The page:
Once the master update module has identified the current replication status of data stored at the requesting node, it makes a determination as to whether the current replications status of the requesting node is acceptable.

In making such a determination, the master update module may first identify whether any piece of data residing locally at the requesting node has a current replication factor that falls below the desired replication factor. For example, if the desired replication factor for data in the system is 3 (e.g., 3 copies), then the master update module may identify whether any pieces of data at the requesting node have a current replication factor of 2 or less. In some embodiments, if the current replication factor of any piece of data residing at the requesting node falls below the desired replication factor, then the master update module may determine that the current replication status is unacceptable and deny approval for completing installation of the update data to the requesting node

The master update module may also optionally identify whether failure of the requesting node is supportable even where pieces of data at the requesting node having a current replication factor less than the desired replication factor exist. For example, where a piece of data with the lowest current replication factor that is local to the requesting node has a current replication factor of 2, the master update module may determine that failure of the requesting node is supportable because at least another copy of the piece of data will exist at another node in the networked virtualization environment. Here, the master update module may conclude that the current replication status is acceptable even though a piece of data local to the requesting node having the lowest current replication factor falls below the desired replication factor because, at least one other copy of the piece of data exists elsewhere in the networked virtualization environment.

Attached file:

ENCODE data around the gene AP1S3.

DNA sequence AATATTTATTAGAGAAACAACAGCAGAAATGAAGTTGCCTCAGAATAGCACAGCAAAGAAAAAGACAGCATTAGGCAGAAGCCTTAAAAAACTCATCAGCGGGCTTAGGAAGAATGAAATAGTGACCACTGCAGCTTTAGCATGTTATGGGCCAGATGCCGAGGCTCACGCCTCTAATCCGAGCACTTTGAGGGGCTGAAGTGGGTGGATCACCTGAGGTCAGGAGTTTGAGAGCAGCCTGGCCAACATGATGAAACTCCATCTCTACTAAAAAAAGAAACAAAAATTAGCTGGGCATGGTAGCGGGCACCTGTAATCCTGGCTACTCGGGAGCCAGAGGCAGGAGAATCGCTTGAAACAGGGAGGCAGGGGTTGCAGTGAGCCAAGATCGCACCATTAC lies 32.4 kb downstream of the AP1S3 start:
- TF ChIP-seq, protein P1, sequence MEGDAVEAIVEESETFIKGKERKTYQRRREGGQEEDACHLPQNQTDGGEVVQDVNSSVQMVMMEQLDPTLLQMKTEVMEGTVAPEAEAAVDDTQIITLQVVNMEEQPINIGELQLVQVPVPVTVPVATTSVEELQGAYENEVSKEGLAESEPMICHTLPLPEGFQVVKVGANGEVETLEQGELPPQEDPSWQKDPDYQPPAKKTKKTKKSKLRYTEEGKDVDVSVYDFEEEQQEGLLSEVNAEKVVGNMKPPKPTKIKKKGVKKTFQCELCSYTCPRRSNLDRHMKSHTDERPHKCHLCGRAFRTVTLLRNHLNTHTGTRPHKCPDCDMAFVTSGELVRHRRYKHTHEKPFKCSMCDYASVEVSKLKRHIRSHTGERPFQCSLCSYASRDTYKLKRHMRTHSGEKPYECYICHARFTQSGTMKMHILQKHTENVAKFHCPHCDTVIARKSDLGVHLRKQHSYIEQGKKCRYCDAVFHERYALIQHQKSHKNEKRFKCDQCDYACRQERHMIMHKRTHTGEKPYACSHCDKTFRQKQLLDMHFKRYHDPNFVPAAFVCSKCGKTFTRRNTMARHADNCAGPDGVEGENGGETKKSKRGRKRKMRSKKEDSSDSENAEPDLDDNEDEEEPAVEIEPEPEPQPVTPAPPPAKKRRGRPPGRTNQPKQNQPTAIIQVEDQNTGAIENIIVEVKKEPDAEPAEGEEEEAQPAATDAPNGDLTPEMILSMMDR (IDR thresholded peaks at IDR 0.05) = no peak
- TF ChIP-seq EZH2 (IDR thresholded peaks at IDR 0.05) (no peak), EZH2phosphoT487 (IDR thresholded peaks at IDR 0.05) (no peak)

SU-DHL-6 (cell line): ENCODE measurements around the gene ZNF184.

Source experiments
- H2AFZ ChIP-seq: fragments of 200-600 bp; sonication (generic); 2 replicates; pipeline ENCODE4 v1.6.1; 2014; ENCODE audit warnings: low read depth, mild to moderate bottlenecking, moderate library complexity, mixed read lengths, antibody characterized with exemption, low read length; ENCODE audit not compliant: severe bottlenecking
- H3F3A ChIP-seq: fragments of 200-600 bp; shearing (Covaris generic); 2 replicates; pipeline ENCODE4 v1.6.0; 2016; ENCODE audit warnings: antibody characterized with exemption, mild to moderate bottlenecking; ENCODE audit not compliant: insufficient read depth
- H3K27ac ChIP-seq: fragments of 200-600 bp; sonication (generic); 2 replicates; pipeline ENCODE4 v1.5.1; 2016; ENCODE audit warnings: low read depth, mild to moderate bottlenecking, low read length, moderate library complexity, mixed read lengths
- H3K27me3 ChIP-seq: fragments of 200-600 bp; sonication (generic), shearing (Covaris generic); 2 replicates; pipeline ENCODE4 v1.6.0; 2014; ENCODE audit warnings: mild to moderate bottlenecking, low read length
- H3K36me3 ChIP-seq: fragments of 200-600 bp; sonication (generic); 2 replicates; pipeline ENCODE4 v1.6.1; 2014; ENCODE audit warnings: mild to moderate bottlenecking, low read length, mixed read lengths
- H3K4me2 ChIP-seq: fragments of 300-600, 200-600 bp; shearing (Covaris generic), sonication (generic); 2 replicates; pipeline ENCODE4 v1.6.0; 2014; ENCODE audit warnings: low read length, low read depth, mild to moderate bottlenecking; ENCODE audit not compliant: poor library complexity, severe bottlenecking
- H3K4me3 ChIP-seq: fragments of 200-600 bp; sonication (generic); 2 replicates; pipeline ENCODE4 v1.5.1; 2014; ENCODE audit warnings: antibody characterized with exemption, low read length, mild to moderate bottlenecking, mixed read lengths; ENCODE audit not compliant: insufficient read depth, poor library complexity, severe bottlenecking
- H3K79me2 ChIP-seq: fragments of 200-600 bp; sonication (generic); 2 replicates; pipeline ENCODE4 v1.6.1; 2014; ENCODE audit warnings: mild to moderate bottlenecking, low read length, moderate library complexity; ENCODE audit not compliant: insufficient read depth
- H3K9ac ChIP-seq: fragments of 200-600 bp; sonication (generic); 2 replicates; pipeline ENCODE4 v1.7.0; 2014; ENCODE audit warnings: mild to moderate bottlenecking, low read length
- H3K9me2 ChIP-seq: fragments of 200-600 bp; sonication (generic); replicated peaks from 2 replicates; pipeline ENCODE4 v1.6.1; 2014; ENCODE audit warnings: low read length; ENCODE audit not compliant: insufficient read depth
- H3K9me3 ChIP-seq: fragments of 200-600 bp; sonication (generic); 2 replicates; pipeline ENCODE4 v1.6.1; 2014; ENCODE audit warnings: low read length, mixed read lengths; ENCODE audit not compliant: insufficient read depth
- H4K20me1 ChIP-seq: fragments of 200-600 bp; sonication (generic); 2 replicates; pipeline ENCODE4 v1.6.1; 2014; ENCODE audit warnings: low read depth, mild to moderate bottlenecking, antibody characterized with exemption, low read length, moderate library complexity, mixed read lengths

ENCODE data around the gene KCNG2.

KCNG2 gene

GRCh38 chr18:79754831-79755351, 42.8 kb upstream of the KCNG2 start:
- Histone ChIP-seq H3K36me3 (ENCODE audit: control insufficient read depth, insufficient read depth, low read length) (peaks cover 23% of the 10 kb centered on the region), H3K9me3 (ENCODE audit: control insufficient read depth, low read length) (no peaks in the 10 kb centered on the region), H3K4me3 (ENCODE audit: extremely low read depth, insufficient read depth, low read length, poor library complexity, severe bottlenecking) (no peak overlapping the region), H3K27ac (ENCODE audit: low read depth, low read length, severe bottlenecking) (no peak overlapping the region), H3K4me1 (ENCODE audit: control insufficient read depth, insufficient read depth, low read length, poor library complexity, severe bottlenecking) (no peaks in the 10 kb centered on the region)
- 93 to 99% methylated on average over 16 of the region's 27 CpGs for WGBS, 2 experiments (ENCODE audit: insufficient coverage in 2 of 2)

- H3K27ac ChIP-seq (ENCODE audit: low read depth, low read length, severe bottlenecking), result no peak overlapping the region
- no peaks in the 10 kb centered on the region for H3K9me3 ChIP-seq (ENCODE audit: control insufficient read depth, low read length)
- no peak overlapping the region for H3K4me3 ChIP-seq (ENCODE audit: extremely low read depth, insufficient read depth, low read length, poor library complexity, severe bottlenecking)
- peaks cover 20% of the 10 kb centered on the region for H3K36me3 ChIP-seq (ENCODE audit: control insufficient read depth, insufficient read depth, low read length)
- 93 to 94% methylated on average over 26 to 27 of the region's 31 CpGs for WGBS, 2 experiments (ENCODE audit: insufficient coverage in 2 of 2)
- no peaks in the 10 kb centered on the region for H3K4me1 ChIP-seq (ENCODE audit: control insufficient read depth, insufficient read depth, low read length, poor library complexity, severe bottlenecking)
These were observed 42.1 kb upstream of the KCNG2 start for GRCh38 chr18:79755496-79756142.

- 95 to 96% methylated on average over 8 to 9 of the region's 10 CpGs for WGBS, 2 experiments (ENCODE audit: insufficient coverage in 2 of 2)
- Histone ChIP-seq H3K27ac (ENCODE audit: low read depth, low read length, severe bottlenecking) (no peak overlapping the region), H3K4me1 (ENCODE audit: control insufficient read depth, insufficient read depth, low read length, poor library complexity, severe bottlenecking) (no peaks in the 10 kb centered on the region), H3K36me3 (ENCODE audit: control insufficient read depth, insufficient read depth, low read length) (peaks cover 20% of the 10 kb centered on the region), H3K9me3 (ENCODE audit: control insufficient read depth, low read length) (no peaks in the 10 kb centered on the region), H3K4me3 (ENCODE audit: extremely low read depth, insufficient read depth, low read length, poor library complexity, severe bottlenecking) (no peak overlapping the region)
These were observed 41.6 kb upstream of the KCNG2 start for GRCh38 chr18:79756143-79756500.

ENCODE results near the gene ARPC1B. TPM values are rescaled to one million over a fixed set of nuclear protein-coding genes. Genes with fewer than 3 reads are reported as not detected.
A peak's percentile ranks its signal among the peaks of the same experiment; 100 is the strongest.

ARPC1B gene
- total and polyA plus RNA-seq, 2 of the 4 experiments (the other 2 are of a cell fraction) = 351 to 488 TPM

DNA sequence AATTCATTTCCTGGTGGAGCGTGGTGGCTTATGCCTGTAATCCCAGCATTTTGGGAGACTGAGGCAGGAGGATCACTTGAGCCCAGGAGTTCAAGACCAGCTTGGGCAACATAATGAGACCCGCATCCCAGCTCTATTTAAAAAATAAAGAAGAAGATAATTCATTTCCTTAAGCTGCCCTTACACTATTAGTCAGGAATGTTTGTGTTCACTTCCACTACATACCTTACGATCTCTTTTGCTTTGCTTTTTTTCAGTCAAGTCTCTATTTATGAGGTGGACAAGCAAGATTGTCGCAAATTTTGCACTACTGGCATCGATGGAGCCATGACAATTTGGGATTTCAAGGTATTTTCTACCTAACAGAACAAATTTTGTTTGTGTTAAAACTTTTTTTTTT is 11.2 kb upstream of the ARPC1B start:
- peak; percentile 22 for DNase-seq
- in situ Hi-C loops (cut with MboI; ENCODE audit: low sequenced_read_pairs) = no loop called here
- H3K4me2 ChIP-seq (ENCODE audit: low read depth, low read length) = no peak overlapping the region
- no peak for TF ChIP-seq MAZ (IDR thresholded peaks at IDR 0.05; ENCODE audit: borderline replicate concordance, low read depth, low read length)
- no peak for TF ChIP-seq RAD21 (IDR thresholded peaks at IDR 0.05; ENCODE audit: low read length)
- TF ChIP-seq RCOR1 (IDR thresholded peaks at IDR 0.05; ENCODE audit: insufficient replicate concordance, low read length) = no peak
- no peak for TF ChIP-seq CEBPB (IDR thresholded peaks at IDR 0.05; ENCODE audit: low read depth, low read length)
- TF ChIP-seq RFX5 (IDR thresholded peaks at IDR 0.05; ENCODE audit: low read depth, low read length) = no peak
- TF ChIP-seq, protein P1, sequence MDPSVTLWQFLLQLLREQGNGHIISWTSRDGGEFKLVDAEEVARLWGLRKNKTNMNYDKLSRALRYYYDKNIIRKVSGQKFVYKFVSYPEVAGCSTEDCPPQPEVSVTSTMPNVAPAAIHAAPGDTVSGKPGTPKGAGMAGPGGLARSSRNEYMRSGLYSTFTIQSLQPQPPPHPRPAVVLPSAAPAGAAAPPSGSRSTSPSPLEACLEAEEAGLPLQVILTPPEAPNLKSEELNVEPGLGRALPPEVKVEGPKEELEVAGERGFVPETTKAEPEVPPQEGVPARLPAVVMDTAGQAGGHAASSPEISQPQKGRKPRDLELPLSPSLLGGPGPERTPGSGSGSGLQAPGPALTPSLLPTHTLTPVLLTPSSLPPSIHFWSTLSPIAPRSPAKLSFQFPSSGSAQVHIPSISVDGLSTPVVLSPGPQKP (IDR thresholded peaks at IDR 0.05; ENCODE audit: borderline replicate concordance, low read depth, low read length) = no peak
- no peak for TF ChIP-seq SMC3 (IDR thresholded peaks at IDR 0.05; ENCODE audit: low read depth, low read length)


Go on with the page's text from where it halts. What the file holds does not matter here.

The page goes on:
If the master update module determines that the current replication status of the requesting node is unacceptable, then approval for completing installation of the update data is denied.

If instead the master update module determines that the current replication status of the requesting node is acceptable, then approval for completing installation of the update data is approved.

The requesting update module makes a determination as to whether its request to complete installation of the update data is granted as shown at 505.